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Sensors, Actuators, and Robotics » Controlling big loads

January 31, 2011
by Twarter369
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I am trying to control 7-8 big loads (120v@3a max) and I am wondering what I should be using? I read a project for a receptacle relay but it wasn't exactly what I was looking for. What are some ideas for reliably switching this with an MCU?

January 31, 2011
by Rick_S
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Like a big motor, or lamp, or heater?? AC or DC??? Usually triacs or mosfets will do the trick depending on what you are switching.

Rick

January 31, 2011
by Twarter369
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I should have mentioned it is AC

January 31, 2011
by Twarter369
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I want to switch a bunch of pond pumps to create a water display fountain I can control from my Laptop. Think the servo squirter project scaled up to a fish pond and 6x350gph pumps plus my outdoor light.

January 31, 2011
by Rick_S
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Triacs would do the job nicely, you can get them that handle 3 amps easily, I have some 12 amp ones at home. They can be switched on and off with a micro-controller pretty easily. Even easier yet, look up solid state relays. You can control them pretty easily and not have to mess around a whole lot with the higher voltage stuff.

Rick

P.S. Be very careful when working with household power. It can be deadly if not wired properly.

January 31, 2011
by Rick_S
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Another option would be to have one large pump that stays on then control the water with solenoid operated water valves. That way the pressure would remain constant and the flow would start when the valves are opened. You could probably get those with 12V or 24V DC coils and keep away from the high voltage altogether.

Rick

January 31, 2011
by mongo
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Give this link a try. Solid state relays are a simple but effective way to control bigger loads.

January 31, 2011
by Twarter369
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Thanks guys. I am thinking about the SSRs. The Large pump idea occurred to me. I have to buy a few Solenoid valves for another project anyway, so I might do that if the SSRs don't work out for some reason.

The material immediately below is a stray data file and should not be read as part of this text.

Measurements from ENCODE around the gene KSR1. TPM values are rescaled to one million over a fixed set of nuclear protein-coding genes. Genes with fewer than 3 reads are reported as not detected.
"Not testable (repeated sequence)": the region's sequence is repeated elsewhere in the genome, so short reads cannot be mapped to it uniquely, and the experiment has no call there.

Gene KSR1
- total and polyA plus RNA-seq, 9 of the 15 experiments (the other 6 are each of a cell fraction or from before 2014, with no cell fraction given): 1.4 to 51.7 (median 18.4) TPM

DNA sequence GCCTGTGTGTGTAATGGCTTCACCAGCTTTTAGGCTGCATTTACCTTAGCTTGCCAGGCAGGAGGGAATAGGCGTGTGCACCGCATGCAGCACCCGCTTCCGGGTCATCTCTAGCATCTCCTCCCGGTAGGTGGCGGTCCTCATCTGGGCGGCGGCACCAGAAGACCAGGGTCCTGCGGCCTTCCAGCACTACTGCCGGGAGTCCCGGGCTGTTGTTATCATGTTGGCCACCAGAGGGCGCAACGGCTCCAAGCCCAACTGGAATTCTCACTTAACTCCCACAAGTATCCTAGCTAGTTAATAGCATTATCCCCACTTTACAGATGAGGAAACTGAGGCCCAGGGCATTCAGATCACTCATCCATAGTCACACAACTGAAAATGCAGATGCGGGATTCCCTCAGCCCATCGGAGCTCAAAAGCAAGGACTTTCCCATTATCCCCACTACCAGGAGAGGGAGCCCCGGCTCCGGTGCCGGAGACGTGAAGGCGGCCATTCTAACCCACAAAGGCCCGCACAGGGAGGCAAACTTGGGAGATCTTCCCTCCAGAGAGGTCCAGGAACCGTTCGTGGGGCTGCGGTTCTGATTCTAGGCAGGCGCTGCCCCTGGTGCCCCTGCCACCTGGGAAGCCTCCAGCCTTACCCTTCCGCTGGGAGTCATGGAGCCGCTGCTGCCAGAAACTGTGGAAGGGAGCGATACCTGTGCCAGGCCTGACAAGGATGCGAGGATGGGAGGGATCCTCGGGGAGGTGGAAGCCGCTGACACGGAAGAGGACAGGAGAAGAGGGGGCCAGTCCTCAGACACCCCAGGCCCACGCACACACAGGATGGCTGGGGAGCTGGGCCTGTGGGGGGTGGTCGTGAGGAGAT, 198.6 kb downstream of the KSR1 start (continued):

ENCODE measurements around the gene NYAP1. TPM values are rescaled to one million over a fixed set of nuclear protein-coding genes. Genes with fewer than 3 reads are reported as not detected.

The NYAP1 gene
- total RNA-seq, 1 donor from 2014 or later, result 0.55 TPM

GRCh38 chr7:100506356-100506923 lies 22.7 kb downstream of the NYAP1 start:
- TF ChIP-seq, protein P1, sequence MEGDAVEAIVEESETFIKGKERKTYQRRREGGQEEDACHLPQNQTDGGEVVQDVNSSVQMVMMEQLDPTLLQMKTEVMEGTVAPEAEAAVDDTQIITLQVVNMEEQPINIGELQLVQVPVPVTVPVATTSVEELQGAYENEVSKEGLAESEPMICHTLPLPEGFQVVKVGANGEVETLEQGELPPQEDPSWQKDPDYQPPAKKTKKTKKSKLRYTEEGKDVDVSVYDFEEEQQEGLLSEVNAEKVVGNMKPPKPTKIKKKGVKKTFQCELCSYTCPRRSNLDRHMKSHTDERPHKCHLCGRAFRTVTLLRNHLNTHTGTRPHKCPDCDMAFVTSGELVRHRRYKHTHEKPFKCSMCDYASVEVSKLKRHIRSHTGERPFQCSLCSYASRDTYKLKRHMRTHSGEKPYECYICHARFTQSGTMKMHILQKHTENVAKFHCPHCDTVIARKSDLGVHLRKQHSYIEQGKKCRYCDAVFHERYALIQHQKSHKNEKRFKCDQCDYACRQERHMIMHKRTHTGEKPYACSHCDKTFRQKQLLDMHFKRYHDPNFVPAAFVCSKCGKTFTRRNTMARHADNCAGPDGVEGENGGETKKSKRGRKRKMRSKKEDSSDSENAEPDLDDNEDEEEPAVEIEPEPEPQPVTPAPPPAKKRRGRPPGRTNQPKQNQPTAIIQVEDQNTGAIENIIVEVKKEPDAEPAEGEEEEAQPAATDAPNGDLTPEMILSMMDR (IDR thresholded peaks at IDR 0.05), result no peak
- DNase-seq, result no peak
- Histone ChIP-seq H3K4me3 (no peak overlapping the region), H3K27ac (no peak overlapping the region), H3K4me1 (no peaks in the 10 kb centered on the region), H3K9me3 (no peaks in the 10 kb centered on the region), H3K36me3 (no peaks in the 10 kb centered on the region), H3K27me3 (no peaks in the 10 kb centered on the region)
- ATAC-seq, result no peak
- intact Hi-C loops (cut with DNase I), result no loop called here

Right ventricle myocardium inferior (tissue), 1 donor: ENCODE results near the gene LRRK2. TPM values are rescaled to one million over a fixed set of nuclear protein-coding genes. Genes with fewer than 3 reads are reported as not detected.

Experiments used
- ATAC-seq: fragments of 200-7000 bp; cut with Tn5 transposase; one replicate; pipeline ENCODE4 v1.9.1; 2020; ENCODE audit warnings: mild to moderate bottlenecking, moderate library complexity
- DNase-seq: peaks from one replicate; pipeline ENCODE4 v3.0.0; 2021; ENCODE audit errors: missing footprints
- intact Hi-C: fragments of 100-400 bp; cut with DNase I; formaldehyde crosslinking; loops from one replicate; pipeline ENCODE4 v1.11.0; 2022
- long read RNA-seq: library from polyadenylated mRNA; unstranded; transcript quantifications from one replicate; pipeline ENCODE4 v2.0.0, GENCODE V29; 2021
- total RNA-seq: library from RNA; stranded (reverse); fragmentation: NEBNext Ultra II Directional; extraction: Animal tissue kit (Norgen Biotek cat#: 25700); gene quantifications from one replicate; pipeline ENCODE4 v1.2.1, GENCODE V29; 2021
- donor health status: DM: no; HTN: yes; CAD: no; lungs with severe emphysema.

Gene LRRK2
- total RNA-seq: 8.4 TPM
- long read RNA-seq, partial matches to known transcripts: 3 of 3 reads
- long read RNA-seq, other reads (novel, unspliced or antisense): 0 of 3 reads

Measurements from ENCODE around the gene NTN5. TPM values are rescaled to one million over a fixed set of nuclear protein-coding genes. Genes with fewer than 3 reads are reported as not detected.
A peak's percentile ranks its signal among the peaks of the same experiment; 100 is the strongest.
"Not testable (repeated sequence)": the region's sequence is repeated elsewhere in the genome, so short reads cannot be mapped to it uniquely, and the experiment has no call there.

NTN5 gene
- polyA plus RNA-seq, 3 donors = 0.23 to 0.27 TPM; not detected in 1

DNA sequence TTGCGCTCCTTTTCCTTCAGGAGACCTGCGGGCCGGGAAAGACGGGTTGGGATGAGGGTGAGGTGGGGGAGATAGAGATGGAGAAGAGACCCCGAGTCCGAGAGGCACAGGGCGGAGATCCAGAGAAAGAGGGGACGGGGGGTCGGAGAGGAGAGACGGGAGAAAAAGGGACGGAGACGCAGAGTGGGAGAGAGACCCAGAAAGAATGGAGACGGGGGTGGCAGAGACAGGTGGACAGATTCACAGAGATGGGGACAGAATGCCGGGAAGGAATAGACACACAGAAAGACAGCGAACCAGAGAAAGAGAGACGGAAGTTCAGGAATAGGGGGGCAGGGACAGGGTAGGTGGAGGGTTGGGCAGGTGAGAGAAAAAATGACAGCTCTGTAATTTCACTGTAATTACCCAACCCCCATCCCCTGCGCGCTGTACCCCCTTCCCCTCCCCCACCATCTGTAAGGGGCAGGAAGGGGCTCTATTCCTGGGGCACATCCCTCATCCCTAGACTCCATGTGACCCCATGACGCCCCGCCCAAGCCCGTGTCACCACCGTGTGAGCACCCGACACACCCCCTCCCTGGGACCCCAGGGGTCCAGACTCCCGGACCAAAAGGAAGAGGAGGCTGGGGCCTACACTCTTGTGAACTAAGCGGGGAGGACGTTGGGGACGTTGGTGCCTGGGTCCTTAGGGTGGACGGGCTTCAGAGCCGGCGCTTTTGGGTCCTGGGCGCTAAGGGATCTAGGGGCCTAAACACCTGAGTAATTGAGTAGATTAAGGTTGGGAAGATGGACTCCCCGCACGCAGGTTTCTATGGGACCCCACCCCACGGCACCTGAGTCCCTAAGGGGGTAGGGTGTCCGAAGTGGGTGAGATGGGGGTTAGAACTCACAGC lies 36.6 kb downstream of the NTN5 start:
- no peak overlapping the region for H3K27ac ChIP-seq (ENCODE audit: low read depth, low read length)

With the SSR, does it hook up like a MOSFET? With 120v AC source and drain poles and a 5v control pole?

February 01, 2011
by Rick_S
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No, they work like a relay. You have a switched load side, and an input side that would be like the coil of a relay. Depending on what the input side requirements are, you may need to drive it with a mosfet. At minimum, I'd couple it with an optoisolator to keep the micro totally free of any high volatge.

Rick

February 01, 2011
by Twarter369
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I read this: http://wiki.answers.com/Q/How_does_a_solid_state_relay_work and I think I got the idea conceptually before. Also he mentions them being internally optoisolated via an internal LED, should I still add another iso externally?

I am only a little worried about power creeping back to the chip. The relay control pin is going to be physically spaced out from the MCU by about 6 ft of 20awg wire and a 5a fuse. If some 120 did cross it, it would burn the wire and blow the fuse first, right?

February 01, 2011
by Rick_S
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Nope, if it has an internal opto it'll be just fine. As far as the fuse blowing, if you have a 5A fuse on the line from the micro to the SSR, and somehow the 120 did cross over, the 5A fuse would blow Waaay too late. Your micro would be gone. If you are careful, you shouldn't have to worry about that though. And since you are planning on playing with 120AC, please be very careful.

Rick

February 01, 2011
by Twarter369
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Thanks for your very valid concern. I used to do Residential Electric installs, so I have been around main voltages before. I have had my fair share of "oops" moments too, so I always kill the power to the circuit I am working on!

February 01, 2011
by mongo
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There are different types of SSR's. Some require 20 mA, some 3 to 30VDC, some even take AC in. All you need to do is do your homework so it is compatible. I use the Crydom SSR's like in the link a couple of posts back. There are other manufacturers too but they have the biggest selection.

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